While good little boys and girls in America are preparing for St. Nick's Dec. 25 flyby, children in Austria are probably running for their lives because of Santa's not-so-jolly Christmas companion. 

"For centuries, Austrian children have cowered in fear at Krampus, a horned beast who plays 'bad cop' to 'good cop' Santa. Krampus' job is to punish children who misbehave." (Via History Channel)

Krampus is the Christmas version of the scared-straight program. Whereas Santa leaves coal for naughty kids, Krampus is known to prefer corporal punishment — he beats naughty children with branches, throws them in a sack and drags them back to his lair. (Via YouTube / Zero Point Zero Production, Inc.)

As ABC Australia explains it, Krampus is a pre-Christian figure of Germanic folklore and is well-known in the Alpine regions of central Europe. 

Many images of Krampus show a hairy beast covered in fur with a long red tongue, horns, a tail, one foot and a hoof. As BuzzFeed shows us, he is the thing of nightmares and frightening postcards. 

Tales of Krampus say he walks the streets with St. Nick or by himself the night before St. Nicholas' Day — Dec. 6. But around that time, grown men in Austria take it upon themselves to ensure the legend lives on by dressing as Krampus themselves. 

The often alcohol-fueled Krampus Night draws thousands and gives people a chance to terrorize children. Sorry, little girl. You can't unsee that. (Via International Business Times)

If there's any question about the popularity of Krampus Night, take a look this. It's like a Michael Jordan / Chicago Bulls intro video. (Via YouTube / Flexo91012)

But according to the Austrian Times, Krampus wasn't always so well-received.

"Krampus festivities were banned by Chancellor Dollfuss after the Austrian Civil War, and as recent as 2006, an Austrian child psychologist argued the violence and demonic imagery associated with Krampus celebrations was not suitable for children and there should be a ban on Krampus."

But the tradition continues and has even made its way to the United States.

A writer for The Christian Science Monitor says, "Some in the US see him as an alternative to the overly commercial, cheer-filled version of Christmas, balancing out the constant reminder that this is the 'season of giving.'"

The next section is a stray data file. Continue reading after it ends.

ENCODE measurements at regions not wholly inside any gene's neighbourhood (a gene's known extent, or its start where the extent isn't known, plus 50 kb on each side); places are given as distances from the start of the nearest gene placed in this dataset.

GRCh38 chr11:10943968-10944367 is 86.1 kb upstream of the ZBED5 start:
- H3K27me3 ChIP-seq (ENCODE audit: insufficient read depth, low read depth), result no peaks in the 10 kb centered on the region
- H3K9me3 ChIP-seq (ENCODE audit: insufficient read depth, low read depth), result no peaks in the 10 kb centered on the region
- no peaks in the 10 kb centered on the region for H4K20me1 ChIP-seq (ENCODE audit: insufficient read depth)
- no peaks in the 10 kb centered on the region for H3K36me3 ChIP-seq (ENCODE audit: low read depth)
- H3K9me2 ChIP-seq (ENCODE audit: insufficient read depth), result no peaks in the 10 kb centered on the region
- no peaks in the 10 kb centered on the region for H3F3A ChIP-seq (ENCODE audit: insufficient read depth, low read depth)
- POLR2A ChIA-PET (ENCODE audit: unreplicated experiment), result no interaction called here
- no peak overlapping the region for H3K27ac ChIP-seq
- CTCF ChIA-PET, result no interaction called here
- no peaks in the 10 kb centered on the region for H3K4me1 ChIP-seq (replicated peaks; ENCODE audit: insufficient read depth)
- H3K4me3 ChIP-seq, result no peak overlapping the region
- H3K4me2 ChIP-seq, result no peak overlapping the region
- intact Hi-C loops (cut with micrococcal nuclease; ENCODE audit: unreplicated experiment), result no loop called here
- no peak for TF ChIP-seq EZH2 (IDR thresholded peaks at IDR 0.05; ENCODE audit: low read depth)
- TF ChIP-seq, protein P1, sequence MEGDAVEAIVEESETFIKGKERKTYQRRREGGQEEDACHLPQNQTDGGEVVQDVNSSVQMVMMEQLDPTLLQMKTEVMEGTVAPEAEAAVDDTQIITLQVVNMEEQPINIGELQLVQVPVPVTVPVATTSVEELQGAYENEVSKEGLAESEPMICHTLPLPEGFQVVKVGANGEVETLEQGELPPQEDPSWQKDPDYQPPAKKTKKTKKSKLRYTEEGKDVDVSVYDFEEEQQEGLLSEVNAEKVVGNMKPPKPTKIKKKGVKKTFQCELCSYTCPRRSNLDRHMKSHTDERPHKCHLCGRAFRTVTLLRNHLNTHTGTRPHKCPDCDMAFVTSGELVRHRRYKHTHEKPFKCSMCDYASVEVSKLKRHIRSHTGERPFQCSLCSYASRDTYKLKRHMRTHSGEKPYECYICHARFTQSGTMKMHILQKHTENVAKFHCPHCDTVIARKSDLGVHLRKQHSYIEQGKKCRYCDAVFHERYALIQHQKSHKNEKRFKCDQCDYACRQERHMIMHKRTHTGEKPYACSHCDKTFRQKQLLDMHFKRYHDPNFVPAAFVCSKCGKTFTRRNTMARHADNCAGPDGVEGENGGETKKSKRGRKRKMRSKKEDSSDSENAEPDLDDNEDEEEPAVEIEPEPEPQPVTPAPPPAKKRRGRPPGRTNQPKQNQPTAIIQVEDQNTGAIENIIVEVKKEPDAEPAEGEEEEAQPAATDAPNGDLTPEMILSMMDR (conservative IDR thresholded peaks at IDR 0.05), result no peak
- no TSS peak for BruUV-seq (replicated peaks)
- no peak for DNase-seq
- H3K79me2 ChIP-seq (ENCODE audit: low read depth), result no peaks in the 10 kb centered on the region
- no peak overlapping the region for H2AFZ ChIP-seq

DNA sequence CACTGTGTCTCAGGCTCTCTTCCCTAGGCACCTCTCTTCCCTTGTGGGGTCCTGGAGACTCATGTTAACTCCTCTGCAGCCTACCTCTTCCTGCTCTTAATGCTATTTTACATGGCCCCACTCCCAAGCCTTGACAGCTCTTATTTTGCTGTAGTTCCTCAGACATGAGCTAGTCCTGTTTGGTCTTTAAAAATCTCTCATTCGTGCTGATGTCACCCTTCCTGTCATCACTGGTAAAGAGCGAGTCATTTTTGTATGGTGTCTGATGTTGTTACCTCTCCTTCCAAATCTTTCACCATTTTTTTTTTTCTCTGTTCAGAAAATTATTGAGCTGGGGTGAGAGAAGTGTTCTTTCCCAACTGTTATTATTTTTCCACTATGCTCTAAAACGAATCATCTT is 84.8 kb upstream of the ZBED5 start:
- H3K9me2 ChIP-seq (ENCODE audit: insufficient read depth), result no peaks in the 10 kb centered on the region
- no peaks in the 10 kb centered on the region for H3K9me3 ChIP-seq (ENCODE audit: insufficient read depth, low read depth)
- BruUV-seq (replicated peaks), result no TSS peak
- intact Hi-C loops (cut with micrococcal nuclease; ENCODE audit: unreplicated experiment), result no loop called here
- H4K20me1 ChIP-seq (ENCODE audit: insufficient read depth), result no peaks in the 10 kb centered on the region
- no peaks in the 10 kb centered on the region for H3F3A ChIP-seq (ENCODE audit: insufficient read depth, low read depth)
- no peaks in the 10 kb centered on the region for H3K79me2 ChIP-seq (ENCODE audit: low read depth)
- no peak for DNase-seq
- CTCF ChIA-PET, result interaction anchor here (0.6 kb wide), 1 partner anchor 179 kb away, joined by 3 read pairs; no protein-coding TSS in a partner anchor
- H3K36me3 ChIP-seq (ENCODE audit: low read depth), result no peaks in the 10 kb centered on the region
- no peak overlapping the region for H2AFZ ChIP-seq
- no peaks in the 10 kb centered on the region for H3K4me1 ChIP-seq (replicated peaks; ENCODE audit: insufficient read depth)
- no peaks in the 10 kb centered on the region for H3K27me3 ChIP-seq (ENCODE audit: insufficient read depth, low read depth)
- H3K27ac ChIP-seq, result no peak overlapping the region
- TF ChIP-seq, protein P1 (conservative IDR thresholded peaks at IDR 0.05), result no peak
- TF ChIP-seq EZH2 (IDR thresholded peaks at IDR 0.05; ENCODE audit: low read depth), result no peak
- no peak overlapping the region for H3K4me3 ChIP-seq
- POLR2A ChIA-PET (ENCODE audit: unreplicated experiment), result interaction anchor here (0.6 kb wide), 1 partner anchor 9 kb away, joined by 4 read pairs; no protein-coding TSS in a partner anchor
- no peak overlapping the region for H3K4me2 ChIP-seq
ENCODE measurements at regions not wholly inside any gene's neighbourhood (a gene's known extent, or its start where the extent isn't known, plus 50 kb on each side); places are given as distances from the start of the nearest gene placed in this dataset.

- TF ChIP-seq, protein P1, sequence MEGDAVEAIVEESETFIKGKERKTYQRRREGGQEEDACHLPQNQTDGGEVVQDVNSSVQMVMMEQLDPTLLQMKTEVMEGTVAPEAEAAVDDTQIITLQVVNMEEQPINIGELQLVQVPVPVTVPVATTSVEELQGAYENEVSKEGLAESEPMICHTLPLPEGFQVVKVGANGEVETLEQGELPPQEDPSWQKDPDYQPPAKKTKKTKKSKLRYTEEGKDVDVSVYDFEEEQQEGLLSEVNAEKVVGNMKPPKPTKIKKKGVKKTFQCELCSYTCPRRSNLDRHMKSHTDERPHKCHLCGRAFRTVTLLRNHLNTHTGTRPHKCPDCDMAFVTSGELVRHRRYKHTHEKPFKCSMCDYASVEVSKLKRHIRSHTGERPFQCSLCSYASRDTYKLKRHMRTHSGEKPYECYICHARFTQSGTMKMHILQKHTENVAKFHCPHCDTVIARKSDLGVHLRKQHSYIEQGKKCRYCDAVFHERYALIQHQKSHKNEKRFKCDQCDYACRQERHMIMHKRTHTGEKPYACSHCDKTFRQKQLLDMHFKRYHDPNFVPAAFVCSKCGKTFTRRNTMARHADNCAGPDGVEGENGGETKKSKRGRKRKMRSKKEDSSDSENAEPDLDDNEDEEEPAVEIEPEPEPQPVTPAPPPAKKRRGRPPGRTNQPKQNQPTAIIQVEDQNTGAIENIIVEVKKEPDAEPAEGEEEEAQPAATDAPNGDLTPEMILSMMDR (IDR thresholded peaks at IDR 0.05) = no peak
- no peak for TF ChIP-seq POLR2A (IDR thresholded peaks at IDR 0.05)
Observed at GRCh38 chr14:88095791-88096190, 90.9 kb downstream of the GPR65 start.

We'll leave you with a video from Stephen Colbert, who suggests a new way to greet others during the holiday season. 

"The next time someone tells you 'Seasons Greetings' instead of 'Merry Christmas,' remind them that Krampus knows when they're naughty, when they're nice and when they're showering alone." (Via Comedy Central)

A Krampus Story: Austria's Terrifying Christmas Tradition

by Christian Bryant
0
Transcript
Dec 7, 2013

A Krampus Story: Austria's Terrifying Christmas Tradition

(Image source: Flickr / Giulio GMDB)

BY Christian Bryant

While good little boys and girls in America are preparing for St. Nick's Dec. 25 flyby, children in Austria are probably running for their lives because of Santa's not-so-jolly Christmas companion. 

"For centuries, Austrian children have cowered in fear at Krampus, a horned beast who plays 'bad cop' to 'good cop' Santa. Krampus' job is to punish children who misbehave." (Via History Channel)

Krampus is the Christmas version of the scared-straight program. Whereas Santa leaves coal for naughty kids, Krampus is known to prefer corporal punishment — he beats naughty children with branches, throws them in a sack and drags them back to his lair. (Via YouTube / Zero Point Zero Production, Inc.)

As ABC Australia explains it, Krampus is a pre-Christian figure of Germanic folklore and is well-known in the Alpine regions of central Europe. 

Many images of Krampus show a hairy beast covered in fur with a long red tongue, horns, a tail, one foot and a hoof. As BuzzFeed shows us, he is the thing of nightmares and frightening postcards. 

Tales of Krampus say he walks the streets with St. Nick or by himself the night before St. Nicholas' Day — Dec. 6. But around that time, grown men in Austria take it upon themselves to ensure the legend lives on by dressing as Krampus themselves. 

The often alcohol-fueled Krampus Night draws thousands and gives people a chance to terrorize children. Sorry, little girl. You can't unsee that. (Via International Business Times)

If there's any question about the popularity of Krampus Night, take a look this. It's like a Michael Jordan / Chicago Bulls intro video. (Via YouTube / Flexo91012)

But according to the Austrian Times, Krampus wasn't always so well-received.

"Krampus festivities were banned by Chancellor Dollfuss after the Austrian Civil War, and as recent as 2006, an Austrian child psychologist argued the violence and demonic imagery associated with Krampus celebrations was not suitable for children and there should be a ban on Krampus."

But the tradition continues and has even made its way to the United States.

A writer for The Christian Science Monitor says, "Some in the US see him as an alternative to the overly commercial, cheer-filled version of Christmas, balancing out the constant reminder that this is the 'season of giving.'"

We'll leave you with a video from Stephen Colbert, who suggests a new way to greet others during the holiday season. 

"The next time someone tells you 'Seasons Greetings' instead of 'Merry Christmas,' remind them that Krampus knows when they're naughty, when they're nice and when they're showering alone." (Via Comedy Central)

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